Costly Sniper Trial Set To Begin

Sniper suspect John Allen Muhammad, center, is led into a Prince William County Courtroom by Sheriff's deputies at the start of a hearing in Manassas, Va., Monday June 30, 2003. A judge Monday rejected a defense request seeking dismissal of one of the indictments against sniper suspect John Allen Muhammad based on claims that the state's new anti-terrorism capital murder law is too vague.
The D.C.-area sniper case could have the most expensive court-appointed defense in the history of Virginia. Public attorneys in the have billed taxpayers nearly $900,000, even before the first trial opens tomorrow.

But the question is can any defense, no matter what the price, overcome the evidence?

If John Allen Muhammad, and later his alleged sidekick Lee Boyd Malvo are ever found guilty of the Beltway sniper attacks, prosecutors can thank their lucky stars for one thing, reports CBS News Correspondent Jim Stewart. Both men were incurable pack rats.

The clunky old Chevrolet Caprice the two men are accused of using as a sniper-mobile proved to be a treasure trove of evidence.

As the first of the trials get underway, it is the items found in the car that loom largest against the men, especially the Bushmaster rifle used in the shootings. A brown glove matching another found at one of the 10 murder scenes was also recovered, plus a laptop computer containing a virtual diary of the slayings.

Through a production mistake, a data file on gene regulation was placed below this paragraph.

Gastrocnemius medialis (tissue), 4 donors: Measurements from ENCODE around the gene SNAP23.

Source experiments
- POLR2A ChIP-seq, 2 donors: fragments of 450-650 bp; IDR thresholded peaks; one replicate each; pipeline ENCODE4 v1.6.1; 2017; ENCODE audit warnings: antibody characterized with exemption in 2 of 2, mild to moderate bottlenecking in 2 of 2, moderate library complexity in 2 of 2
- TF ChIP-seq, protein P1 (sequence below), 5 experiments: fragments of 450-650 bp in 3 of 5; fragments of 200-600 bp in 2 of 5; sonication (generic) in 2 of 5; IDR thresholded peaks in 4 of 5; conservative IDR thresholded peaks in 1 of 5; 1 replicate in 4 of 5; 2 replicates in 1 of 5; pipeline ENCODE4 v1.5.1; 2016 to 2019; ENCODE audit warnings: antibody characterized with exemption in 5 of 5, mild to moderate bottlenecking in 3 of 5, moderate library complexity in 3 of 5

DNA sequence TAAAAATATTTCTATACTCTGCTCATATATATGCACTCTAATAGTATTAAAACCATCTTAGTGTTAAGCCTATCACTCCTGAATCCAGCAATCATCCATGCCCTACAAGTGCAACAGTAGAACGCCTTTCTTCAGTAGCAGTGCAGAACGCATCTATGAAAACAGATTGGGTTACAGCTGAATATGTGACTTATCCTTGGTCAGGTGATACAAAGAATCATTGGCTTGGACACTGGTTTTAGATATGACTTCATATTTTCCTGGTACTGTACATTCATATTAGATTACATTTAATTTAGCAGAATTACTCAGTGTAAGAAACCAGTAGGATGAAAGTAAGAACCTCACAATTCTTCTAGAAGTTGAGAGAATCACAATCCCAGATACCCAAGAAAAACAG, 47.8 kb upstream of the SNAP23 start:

And that's just the start. Ballistics tests positively match the rifle to most of the shootings. There's also a videotape of Mohammed near a shooting site. A witness places he and Malvo at the site of another shooting near a middle school. And to top it off, the teenage Malvo has talked to investigators, a lot.

"I think it's a slam dunk because there is a circumstantial case against Muhammad," says Legal Analyst Andrew Cohen. "There is no sympathy for him with potential jurors, and it's going to be very difficult for him to point the finger at the younger defendant and say 'The younger defendant made me do it.'"

Muhammad will be tried initially for just one of the murders, that of Dean Harold Meyers, a civil engineer who survived an ambush in Vietnam only to be gunned down while filling his car in Prince William County, Va., the town where, coincidentally, prosecutor Paul Ebert has sent more men to death row that any other chief DA in Virginia.

In order to get the death penalty, Ebert will try this case under an untested law originally intended to prosecute terrorists. He defended his decision in an interview for 60 Minutes II.

When asked about his decision to try the case using the terrorist law, he said, "I think, strangely, this case fits the bill, and we'll see whether or not the court agrees with that."

Jury selection begins tomorrow morning. The trial is expected to take about six weeks. Malvo's trial, meanwhile, begins Nov. 10.